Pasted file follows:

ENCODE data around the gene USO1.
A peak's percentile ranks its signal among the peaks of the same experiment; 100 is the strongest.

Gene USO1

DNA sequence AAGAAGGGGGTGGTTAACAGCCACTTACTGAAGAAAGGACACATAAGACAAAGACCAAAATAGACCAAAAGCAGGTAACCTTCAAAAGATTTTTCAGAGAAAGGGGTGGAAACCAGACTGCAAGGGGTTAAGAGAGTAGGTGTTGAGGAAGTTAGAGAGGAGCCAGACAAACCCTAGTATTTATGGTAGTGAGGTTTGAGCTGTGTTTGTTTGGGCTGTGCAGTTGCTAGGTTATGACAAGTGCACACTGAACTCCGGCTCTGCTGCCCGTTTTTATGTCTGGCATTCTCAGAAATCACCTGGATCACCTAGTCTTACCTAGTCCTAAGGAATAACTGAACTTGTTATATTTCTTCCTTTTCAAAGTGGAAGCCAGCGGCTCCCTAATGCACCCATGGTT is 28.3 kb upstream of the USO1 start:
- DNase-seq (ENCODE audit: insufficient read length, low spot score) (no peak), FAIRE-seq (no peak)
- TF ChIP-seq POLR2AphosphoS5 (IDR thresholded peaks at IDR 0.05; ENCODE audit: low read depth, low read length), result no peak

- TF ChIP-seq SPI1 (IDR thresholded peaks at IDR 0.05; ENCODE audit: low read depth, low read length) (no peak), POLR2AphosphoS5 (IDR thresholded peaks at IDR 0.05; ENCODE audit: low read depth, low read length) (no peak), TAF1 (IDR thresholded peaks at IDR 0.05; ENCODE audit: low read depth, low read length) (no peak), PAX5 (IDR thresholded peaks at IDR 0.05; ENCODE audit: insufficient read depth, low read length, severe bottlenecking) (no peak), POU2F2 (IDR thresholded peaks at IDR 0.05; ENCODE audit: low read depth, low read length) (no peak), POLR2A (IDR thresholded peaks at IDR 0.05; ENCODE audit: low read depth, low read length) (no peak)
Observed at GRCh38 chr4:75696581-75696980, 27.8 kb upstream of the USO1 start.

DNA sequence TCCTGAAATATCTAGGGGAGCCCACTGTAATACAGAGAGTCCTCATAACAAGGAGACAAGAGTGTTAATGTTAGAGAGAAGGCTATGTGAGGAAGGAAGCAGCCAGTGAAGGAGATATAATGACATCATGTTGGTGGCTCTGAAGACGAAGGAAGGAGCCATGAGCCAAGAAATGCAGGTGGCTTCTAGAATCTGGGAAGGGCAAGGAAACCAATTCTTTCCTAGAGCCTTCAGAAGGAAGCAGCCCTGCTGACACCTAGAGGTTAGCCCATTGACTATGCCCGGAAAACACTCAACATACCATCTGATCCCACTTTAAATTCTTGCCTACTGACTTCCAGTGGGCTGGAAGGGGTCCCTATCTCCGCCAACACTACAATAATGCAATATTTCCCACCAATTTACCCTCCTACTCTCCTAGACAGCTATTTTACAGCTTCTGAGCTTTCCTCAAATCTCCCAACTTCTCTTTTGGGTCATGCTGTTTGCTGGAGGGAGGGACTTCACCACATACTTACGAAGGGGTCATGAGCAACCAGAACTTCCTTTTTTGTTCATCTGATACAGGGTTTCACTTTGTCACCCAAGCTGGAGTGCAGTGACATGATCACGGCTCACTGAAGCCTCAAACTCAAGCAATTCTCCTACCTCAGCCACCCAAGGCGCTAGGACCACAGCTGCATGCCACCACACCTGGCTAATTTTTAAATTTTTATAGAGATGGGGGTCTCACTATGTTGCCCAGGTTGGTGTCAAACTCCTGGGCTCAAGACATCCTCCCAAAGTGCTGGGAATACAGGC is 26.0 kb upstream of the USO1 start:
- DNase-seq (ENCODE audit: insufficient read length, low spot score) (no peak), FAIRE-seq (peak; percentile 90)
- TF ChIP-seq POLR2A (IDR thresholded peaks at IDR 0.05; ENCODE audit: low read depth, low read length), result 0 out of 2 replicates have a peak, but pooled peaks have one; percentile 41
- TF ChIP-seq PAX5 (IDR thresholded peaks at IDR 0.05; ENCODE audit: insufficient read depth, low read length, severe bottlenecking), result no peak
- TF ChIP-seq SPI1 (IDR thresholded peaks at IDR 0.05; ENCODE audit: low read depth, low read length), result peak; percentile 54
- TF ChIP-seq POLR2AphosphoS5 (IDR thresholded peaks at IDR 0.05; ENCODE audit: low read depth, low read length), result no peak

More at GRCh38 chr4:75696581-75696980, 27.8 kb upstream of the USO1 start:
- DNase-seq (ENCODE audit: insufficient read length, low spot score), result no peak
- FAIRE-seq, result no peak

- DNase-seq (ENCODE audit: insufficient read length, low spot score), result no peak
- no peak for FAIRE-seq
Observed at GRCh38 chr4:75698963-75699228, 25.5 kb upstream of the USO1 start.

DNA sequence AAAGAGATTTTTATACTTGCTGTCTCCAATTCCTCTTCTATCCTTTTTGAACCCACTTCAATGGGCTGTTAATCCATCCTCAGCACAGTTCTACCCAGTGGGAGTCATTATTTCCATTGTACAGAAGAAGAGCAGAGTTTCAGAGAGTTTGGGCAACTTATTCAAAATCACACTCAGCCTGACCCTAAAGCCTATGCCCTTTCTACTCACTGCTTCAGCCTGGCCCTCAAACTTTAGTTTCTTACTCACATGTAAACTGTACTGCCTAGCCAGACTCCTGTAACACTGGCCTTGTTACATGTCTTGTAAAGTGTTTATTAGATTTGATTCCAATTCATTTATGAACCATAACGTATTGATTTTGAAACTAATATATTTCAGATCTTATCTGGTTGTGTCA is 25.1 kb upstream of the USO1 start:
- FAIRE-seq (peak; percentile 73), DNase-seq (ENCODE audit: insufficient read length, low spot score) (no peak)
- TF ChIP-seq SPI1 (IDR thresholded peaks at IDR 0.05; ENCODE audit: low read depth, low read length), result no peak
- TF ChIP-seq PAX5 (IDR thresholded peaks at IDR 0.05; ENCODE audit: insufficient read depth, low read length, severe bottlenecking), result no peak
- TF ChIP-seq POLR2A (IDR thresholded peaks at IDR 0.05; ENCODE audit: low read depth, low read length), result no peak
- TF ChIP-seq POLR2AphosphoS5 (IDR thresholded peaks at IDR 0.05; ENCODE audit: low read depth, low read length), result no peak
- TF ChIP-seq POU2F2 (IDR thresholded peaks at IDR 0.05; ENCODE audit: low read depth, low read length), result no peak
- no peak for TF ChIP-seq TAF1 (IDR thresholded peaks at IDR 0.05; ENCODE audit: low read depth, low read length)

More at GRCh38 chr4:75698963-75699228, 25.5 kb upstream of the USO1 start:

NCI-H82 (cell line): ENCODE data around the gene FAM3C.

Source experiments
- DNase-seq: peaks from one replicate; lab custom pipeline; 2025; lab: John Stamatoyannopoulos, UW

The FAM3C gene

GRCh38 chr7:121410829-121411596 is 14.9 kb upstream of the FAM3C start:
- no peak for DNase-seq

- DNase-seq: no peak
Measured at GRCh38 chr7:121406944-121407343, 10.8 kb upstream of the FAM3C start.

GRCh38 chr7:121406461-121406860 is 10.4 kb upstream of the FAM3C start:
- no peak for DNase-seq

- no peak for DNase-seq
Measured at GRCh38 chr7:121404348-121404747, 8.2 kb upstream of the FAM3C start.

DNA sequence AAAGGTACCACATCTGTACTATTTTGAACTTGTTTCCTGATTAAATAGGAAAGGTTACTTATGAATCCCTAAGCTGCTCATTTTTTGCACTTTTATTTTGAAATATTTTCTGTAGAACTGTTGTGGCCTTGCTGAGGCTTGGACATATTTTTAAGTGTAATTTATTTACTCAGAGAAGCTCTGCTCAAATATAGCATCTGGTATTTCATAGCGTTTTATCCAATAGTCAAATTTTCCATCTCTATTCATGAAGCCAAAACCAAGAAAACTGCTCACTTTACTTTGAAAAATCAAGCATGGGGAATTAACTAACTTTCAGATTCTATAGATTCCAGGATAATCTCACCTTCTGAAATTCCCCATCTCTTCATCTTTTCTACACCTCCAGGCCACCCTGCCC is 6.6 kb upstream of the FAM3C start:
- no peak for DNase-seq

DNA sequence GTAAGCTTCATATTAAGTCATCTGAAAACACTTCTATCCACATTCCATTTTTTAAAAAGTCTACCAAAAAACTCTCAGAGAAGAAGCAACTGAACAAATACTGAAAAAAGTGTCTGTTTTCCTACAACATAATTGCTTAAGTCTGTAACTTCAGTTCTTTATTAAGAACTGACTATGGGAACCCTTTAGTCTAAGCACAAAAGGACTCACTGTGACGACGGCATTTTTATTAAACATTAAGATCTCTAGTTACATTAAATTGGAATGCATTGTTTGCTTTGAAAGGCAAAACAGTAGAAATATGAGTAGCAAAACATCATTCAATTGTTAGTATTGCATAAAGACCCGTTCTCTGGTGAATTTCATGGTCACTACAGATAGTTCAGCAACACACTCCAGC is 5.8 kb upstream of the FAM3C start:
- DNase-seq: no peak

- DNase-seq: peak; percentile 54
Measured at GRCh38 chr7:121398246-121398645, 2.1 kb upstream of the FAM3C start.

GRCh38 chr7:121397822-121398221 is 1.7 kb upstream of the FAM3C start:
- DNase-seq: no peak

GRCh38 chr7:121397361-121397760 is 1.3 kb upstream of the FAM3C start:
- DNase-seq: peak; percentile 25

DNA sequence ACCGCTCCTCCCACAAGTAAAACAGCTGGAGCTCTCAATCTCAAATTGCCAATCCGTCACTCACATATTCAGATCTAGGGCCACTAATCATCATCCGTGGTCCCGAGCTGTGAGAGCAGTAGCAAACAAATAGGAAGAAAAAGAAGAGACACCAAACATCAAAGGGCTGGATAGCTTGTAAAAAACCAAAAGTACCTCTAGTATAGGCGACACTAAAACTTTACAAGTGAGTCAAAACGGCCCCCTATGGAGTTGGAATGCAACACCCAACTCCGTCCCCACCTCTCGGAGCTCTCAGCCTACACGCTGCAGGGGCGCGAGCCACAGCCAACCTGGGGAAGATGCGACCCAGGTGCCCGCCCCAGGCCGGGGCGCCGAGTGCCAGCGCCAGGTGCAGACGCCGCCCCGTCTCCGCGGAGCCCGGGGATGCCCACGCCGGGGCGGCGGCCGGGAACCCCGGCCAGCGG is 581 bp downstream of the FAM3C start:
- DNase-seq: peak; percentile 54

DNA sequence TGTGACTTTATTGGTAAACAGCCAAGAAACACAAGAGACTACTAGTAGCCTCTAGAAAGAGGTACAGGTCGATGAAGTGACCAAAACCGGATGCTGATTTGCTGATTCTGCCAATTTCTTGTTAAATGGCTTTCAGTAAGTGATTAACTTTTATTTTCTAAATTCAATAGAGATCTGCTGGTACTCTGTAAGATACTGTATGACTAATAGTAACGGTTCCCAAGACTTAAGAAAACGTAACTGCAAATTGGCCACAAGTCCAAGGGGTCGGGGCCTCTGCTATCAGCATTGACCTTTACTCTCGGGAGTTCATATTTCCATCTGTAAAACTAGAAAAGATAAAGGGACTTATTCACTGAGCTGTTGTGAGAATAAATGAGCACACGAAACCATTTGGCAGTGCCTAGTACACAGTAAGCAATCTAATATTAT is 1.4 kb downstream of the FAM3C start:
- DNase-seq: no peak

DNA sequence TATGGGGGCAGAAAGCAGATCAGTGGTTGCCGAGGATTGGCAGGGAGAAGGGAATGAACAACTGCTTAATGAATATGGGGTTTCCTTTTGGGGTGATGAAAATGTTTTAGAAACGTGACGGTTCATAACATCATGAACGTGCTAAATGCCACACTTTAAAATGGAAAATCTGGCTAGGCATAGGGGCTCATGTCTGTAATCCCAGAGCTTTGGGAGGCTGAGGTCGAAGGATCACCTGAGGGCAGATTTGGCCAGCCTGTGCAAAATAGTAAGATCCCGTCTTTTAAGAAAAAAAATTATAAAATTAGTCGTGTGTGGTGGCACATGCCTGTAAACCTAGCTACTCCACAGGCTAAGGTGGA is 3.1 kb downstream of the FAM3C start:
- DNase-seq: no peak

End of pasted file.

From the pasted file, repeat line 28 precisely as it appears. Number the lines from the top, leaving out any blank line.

- no peak for TF ChIP-seq TAF1 (IDR thresholded peaks at IDR 0.05; ENCODE audit: low read depth, low read length)